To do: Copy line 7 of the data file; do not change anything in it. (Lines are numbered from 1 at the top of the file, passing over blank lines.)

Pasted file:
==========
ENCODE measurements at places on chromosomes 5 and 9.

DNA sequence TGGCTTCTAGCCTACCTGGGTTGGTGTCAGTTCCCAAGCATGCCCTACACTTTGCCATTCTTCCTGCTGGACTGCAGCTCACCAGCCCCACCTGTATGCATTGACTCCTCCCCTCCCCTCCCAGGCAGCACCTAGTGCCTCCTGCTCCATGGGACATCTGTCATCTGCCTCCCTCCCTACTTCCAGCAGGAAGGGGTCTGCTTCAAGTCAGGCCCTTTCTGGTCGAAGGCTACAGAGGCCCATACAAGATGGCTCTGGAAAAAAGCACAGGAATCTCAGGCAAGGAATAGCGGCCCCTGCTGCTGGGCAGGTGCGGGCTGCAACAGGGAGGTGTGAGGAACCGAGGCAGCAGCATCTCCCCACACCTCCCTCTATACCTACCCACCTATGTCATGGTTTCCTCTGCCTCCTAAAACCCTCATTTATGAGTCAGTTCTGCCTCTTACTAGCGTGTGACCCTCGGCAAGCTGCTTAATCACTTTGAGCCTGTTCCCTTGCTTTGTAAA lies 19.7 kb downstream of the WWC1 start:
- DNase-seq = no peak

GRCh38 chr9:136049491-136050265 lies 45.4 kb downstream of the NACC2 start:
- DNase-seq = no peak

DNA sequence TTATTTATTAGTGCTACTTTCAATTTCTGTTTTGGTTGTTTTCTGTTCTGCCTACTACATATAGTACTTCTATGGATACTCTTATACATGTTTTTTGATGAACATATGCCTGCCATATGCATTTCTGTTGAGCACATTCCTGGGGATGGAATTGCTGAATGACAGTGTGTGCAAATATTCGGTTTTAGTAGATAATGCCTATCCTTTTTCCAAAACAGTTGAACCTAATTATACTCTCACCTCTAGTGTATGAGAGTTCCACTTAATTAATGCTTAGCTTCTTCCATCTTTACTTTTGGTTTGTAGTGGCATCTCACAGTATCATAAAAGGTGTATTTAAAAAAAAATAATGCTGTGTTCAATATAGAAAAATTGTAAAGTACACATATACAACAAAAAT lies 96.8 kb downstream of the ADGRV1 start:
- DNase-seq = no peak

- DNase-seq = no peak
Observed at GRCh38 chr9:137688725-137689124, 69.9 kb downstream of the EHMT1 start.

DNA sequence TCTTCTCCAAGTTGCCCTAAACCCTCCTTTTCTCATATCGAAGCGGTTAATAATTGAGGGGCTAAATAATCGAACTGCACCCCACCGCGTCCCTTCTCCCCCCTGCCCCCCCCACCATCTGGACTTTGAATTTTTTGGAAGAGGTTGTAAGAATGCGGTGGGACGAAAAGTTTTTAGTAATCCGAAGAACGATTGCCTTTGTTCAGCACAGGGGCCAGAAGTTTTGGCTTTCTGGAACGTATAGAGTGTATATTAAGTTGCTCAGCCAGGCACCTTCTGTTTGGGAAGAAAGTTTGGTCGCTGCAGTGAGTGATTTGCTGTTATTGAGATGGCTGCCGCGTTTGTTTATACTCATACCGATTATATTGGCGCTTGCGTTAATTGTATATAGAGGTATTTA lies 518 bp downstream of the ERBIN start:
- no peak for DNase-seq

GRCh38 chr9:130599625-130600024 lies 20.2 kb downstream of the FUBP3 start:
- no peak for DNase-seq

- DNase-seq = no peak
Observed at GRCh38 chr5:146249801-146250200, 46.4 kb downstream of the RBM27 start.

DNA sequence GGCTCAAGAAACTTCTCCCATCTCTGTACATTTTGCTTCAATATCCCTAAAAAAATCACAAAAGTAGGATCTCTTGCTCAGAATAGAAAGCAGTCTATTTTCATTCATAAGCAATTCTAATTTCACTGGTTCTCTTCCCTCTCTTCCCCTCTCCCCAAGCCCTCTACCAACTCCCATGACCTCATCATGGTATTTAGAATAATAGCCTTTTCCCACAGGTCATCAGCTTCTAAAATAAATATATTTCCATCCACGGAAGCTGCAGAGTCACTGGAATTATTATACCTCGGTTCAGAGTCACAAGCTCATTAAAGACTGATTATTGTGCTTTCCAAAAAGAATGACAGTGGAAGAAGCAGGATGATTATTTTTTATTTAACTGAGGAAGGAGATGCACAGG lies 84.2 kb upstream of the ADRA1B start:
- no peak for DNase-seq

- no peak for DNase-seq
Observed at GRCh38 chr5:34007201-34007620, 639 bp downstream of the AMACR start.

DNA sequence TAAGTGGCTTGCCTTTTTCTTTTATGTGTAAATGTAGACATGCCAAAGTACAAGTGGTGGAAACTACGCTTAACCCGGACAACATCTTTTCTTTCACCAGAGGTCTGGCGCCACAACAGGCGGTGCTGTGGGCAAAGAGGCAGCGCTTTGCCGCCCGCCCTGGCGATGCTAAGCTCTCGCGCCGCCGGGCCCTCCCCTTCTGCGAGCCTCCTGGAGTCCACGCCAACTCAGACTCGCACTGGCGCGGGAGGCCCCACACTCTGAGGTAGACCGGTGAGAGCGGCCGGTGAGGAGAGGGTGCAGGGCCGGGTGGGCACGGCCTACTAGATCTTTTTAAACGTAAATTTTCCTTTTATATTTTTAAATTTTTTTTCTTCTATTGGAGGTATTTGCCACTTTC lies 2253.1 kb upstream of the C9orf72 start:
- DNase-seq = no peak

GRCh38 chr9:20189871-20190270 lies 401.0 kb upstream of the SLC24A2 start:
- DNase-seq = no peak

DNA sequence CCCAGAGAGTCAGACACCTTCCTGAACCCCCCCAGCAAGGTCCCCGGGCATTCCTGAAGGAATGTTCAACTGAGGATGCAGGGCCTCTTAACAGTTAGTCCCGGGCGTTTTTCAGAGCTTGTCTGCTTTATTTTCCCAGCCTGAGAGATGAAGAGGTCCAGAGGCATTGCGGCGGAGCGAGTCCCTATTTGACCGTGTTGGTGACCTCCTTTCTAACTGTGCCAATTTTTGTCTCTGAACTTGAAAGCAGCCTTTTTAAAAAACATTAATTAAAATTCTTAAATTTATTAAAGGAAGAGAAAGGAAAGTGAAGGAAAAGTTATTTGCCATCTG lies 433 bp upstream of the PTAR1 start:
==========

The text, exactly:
- DNase-seq = no peak